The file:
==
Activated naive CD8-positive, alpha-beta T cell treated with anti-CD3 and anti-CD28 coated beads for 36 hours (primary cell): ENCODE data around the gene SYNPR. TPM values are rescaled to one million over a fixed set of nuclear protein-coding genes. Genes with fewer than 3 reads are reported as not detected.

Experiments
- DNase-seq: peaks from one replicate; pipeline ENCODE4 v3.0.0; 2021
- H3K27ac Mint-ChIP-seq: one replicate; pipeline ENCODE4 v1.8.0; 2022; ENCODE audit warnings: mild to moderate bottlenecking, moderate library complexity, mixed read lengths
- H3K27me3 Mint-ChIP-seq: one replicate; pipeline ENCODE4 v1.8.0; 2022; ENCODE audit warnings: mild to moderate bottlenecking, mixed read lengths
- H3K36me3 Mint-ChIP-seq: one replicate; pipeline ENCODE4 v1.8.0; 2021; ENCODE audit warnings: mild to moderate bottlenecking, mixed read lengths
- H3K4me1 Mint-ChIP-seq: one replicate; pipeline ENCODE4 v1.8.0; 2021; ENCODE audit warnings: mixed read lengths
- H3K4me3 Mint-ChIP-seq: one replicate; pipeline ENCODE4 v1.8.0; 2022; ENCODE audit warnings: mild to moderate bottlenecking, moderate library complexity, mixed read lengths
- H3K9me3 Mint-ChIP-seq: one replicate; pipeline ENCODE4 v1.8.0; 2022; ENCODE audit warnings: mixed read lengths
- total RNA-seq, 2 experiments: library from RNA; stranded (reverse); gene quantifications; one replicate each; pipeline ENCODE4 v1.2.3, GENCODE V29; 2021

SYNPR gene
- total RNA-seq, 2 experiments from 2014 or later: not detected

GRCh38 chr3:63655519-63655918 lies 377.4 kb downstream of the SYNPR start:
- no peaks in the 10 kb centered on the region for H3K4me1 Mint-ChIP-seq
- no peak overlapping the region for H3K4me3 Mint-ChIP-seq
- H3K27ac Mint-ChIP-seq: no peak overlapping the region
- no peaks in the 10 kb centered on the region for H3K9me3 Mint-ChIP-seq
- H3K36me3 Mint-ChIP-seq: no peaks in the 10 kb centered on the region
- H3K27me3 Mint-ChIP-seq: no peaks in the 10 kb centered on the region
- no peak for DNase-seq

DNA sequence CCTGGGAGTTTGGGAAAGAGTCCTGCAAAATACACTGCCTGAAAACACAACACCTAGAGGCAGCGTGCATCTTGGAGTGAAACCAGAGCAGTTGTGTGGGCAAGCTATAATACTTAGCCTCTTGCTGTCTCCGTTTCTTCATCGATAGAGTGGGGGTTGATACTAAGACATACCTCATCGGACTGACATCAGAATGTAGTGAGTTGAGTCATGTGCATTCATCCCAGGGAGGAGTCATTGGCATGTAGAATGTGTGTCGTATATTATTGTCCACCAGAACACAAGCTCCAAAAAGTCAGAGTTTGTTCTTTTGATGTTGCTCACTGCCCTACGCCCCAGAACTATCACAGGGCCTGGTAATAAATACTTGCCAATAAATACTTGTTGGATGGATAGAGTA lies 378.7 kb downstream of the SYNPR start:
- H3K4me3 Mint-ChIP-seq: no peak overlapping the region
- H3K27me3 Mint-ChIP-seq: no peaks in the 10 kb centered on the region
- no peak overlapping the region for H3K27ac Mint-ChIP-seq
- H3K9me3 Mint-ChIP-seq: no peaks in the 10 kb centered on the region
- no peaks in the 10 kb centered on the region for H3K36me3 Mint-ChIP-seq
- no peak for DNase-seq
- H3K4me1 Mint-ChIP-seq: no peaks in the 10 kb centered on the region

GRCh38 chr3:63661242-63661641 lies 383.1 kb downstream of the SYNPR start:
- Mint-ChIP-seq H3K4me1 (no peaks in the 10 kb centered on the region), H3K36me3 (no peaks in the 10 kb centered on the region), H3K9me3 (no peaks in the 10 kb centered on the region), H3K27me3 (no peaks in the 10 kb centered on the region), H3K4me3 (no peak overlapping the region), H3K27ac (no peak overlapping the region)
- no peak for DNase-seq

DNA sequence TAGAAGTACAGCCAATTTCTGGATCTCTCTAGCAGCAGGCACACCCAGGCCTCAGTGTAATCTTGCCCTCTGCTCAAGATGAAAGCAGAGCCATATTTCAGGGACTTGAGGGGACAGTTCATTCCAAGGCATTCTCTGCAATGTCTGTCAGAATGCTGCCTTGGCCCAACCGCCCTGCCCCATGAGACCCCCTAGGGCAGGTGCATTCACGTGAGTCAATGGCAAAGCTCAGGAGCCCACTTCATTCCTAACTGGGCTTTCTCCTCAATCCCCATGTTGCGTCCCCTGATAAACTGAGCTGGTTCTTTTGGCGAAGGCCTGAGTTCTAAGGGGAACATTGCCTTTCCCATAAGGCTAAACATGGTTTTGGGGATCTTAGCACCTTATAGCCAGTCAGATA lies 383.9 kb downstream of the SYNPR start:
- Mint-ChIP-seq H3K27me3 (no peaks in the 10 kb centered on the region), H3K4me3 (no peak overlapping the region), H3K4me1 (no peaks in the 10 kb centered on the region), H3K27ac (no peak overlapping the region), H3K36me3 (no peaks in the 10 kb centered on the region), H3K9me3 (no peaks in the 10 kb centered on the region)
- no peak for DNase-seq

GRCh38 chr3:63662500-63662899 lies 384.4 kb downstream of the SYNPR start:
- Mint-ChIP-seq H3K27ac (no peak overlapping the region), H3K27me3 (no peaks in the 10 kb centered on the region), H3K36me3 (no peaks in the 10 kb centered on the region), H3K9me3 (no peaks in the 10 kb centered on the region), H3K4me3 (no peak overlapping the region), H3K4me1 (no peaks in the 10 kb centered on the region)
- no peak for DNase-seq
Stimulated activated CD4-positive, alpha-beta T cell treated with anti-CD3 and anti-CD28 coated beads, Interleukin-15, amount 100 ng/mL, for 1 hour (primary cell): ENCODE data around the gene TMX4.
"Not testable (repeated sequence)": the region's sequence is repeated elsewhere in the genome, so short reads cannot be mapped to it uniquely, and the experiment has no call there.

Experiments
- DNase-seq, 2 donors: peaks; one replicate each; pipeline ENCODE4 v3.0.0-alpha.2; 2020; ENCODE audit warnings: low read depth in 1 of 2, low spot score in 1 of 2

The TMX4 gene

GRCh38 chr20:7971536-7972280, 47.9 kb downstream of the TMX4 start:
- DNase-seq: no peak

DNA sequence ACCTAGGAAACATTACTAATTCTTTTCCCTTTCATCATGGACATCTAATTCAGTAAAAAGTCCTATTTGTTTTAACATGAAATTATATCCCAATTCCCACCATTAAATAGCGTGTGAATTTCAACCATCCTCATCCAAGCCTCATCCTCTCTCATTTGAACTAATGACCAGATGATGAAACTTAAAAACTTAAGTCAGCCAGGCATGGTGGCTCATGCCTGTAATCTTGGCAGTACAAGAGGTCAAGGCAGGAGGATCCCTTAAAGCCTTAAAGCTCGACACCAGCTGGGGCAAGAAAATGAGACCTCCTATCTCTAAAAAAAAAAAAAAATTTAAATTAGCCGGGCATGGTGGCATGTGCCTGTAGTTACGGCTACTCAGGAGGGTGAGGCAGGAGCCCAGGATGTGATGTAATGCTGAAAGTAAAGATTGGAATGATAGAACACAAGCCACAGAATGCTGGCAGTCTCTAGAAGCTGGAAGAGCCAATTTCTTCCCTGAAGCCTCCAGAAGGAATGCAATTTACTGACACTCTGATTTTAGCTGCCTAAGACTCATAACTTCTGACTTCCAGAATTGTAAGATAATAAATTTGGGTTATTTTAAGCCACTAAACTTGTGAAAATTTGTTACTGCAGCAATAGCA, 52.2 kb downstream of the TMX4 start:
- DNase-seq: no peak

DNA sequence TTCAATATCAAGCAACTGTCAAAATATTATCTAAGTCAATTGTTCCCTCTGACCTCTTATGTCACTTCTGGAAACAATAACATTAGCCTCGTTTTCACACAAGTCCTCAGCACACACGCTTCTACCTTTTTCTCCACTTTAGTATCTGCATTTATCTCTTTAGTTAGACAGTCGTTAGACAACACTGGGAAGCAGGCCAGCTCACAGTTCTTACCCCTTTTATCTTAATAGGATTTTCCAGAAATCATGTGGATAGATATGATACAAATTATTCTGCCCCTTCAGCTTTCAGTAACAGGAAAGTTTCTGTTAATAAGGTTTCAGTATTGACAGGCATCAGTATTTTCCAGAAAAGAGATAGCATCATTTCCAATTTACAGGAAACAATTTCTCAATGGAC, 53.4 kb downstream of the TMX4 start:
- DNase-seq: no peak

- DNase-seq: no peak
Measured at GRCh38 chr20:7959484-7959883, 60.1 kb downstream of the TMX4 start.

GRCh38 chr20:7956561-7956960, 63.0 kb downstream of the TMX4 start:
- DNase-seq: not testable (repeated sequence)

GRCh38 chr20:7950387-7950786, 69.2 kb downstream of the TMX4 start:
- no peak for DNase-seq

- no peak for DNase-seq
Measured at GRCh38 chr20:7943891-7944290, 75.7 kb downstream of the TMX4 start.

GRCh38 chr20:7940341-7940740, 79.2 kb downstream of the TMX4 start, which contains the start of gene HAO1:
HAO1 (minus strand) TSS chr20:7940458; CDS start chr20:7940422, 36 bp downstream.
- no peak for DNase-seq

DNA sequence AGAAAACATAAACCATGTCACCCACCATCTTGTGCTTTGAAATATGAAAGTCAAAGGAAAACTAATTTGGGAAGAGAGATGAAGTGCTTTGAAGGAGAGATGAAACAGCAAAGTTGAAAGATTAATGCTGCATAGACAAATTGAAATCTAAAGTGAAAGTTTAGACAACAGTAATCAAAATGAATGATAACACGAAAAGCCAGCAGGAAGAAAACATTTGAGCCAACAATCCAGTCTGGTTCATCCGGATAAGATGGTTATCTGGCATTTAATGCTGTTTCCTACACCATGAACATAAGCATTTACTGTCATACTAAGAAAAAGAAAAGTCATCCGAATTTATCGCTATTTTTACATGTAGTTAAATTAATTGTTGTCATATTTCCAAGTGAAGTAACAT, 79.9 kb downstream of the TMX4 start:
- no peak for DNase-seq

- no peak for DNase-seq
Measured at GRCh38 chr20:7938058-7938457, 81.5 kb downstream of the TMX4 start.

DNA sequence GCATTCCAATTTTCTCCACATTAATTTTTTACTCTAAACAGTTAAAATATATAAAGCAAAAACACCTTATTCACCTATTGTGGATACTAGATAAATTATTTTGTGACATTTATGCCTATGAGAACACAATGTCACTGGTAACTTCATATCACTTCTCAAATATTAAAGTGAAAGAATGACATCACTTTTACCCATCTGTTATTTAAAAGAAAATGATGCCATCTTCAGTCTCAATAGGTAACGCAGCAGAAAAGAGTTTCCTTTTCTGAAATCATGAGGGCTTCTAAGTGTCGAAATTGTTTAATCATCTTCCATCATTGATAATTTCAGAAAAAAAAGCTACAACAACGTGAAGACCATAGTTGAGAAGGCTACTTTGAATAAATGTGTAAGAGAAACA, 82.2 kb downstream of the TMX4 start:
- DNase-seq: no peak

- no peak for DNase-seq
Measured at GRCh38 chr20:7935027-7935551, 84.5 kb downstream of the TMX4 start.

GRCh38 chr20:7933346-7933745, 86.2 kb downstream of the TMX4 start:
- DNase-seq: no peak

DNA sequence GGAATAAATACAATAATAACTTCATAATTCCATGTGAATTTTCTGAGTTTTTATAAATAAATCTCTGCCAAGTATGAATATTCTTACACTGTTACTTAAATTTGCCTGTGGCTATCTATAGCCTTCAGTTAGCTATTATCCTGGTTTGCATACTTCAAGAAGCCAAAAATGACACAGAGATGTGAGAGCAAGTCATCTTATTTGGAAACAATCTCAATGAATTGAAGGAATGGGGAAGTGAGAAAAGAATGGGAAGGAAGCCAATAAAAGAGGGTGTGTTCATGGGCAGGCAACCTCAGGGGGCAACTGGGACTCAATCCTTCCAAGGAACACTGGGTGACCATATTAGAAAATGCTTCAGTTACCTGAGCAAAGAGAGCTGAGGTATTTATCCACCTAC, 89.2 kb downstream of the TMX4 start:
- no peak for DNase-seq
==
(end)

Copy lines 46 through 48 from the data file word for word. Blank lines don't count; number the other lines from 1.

- DNase-seq: no peak

DNA sequence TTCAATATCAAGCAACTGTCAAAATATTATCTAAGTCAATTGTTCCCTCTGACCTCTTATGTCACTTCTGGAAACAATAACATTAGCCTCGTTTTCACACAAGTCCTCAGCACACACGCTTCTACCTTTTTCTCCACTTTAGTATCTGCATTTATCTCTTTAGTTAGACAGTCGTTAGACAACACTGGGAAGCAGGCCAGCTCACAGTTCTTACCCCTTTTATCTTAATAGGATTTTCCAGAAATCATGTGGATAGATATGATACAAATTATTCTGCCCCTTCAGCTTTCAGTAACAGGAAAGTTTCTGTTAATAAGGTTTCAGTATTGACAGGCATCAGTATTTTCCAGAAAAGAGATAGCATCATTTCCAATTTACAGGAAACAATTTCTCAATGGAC, 53.4 kb downstream of the TMX4 start:
- DNase-seq: no peak